Your Random-Ass Roundup: The Wait on Their Shoulders.

Michael Finnegan of the LA Times tweeted this pic on Sunday: “It’s a long, long line to vote early today here in Columbus, Ohio.”

My roommate’s sister is driving four hours, maybe more, from Baltimore to North Carolina in order to vote tomorrow. A good friend took a raincheck on hanging out so she could dart back from Brooklyn to Philly — she’s still registered to vote in Pennsylvania. ( “I was gonna change and then I thought Pennsylvania would need my vote more than New York,” she said, acknowledging the realities of living in a uncompetitive state.)

Alberto Ibarguen, the president and CEO of the Knight Foundation, live-tweeted his three-hour wait to vote early in Miami.

These folks are professionals (and Ibarguen is obviously especially well-heeled), so they can tinker with their schedules, use paid-time off or whatever, to go cast their ballots. But for lots of poor and working-class people, voting can be a serious burden; going to vote early can mean waiting in line up to seven hours, forcing folks to choose between voting and receiving a day’s pay for their work. And this is early voting; Election Day voting is a Kafkaesque nightmare of a different order.

The Atlantic’s Andrew Cohen says that these interminable, costly waits are hardly accidents.

It is happening by partisan design. Alarmed by the strong Democratic turnout in early voting in 2008, Republican lawmakers, including Governor Rick Scott, reduced the number of early voting days from 14 to eight. When the restrictions were challenged in federal court under the Voting Rights Act, a three-judge panel said they would have a discriminatory impact upon minority voters. But only five of the state’s 67 counties are covered by the federal civil rights law.

When the remaining restrictions were challenged in federal court, a George W. Bush appointee said there was no proof that the reduced hours would “impermissibly burden” minority voters. How many hours in line must a Florida voter wait before the burden upon her becomes an “impermissible” one? If Florida’s election officials, and its Republican lawmakers, and its state and federal judges, all were required to stand in line for seven hours to vote those long lines would go away forever.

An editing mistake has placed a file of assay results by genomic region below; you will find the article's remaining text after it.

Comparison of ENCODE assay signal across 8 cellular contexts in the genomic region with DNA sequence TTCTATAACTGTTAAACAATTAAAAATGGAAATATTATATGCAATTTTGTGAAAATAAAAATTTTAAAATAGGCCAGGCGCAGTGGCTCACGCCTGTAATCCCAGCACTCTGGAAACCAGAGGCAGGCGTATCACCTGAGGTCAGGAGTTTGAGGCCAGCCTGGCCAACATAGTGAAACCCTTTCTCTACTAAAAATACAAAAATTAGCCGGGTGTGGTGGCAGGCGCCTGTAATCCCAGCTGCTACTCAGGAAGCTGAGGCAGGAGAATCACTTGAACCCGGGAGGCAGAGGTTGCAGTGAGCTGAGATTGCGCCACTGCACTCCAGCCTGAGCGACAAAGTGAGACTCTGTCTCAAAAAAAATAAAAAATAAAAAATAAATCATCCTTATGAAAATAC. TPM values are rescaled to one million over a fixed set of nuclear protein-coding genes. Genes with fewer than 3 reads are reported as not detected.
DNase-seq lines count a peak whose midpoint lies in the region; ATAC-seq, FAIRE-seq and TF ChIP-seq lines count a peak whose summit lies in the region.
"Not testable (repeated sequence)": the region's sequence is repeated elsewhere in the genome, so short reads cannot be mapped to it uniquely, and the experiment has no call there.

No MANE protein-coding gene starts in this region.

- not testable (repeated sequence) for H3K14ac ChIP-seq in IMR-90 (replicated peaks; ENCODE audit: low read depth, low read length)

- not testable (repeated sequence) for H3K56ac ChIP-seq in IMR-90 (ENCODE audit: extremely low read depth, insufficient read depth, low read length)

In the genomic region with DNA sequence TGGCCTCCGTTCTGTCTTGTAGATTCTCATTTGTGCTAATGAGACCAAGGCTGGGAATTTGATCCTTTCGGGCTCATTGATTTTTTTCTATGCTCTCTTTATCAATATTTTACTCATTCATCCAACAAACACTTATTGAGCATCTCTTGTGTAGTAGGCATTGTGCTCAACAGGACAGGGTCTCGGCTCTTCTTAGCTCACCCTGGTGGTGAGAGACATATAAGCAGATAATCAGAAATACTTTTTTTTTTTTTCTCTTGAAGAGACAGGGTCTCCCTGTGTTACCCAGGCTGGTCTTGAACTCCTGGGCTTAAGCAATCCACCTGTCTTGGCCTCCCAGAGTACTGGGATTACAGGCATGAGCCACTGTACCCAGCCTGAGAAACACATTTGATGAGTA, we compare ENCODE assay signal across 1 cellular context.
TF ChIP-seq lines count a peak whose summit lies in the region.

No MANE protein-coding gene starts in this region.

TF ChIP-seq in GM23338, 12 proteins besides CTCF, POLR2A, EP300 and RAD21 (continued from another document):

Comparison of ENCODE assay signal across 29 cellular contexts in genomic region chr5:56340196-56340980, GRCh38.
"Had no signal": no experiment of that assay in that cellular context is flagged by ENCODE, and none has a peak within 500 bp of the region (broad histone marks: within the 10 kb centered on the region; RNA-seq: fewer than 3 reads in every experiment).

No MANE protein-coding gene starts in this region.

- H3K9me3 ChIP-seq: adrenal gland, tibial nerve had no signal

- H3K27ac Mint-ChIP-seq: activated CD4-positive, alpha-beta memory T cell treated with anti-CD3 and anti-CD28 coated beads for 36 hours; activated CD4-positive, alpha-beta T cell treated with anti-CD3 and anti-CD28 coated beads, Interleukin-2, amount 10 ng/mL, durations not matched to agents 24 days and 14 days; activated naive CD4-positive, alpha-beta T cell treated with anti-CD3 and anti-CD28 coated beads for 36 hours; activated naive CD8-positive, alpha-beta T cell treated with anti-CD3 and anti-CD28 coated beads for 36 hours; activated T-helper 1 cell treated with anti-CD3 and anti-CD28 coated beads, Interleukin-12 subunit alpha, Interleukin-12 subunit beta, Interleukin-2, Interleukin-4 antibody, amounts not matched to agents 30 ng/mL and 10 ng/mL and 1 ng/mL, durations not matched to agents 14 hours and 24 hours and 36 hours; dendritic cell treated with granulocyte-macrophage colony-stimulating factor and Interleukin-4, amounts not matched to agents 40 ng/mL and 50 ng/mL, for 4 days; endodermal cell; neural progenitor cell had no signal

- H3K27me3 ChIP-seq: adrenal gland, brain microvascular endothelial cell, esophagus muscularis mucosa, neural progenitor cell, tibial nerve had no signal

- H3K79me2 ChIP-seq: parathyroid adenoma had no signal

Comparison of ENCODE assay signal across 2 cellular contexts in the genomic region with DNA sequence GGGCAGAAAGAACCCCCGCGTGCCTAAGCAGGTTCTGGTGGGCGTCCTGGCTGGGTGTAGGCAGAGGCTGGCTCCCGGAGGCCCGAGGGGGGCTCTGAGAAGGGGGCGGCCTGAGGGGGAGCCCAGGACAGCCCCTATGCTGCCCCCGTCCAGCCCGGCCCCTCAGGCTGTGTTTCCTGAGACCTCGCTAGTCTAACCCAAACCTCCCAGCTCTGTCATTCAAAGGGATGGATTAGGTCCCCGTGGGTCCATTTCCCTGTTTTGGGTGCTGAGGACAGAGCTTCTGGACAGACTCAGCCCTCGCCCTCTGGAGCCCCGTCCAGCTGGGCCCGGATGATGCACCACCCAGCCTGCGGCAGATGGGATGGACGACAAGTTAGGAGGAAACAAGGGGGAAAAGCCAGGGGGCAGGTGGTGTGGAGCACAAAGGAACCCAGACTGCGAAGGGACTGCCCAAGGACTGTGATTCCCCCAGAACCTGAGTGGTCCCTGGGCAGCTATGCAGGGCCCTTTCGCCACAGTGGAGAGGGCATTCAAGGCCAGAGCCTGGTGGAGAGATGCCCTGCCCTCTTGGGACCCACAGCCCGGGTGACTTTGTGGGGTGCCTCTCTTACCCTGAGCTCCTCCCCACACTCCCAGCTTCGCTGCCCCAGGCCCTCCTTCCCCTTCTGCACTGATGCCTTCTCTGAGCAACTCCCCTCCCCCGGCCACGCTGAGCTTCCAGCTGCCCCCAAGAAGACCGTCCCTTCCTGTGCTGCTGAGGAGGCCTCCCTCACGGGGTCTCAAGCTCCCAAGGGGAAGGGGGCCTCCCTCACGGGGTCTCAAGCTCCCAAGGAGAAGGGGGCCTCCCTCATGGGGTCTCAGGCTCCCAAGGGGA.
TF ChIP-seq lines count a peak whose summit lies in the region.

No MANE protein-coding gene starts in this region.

In 2008, black churches in crucial swing states like Florida and Ohio organized “Souls to the Polls” drives, in which folks would go en masse to vote early following Sunday service. It helped bolster black turnout in those states — both of which Barack Obama won — and many of those pastors felt that the new, stricter early voting schedules for this year were designed to dampen turnout among Democratic-leaning constituencies. In 2008, black people were overrepresented among Ohio’s early voters, at about 28 percent, according to a study by a voting rights group there. In Cuyahoga County, where Cleveland is located, African Americans made up 56 percent of all early voters.

Cohen suggests national rules that require all states to allow for at least 10 days of early voting before Election Day, and expanding the Voting Rights Acts powers to make sure all election officials have to justify changes to their voting guidelines. (Right now those rules only pertain to certain jurisdictions with histories of voter disenfranchisement.) But he isn’t sanguine about it.

“If I’m around in 2016 I bet I’ll be complaining about the same injustices,” Cohen wrote. “In my lifetime, little has changed in America but the forms of indignity we all seem to tolerate when it comes to another man’s right to vote.”

(major h/t: Decker Ngongang)

Other morning fun-time links:
  • A new Field polls shows President Obama leading pretty handily among Asian-American voters in California. (Obama won Asian Americans by a lot in ’08, as well.) I wish polls of “Asian Americans” has bigger subgroup sample sizes; it seems to unnecessarily muddle things to count Vietnamese Americans and desis together. Interesting tidbit: the poll found that 39 percent of Korean Americans are still undecided.
  • Relatedly: Scot Nakagawa at Race Files found few mentions of Asian American voters on major political shows. “Over the 6 month period we looked at, the seven programs we selected aired 169 episodes. Of those 169 episodes, only one included discussion of Asian Americans.” (He also makes the point I keep trying to make — “Asian” is a pretty useless and probably counterproductive demographic descriptor.)
  • So this happened: “During a Saturday night football game in Beaumont, Texas, a half-time show featured Republican presidential candidate Mitt Romney getting decked by Big Bird while President Barack Obama did backflips…”


Gene "G.D." Demby is the founder and editor of PostBourgie. In his day job, he blogs and reports on race and ethnicity for NPR's Code Switch team.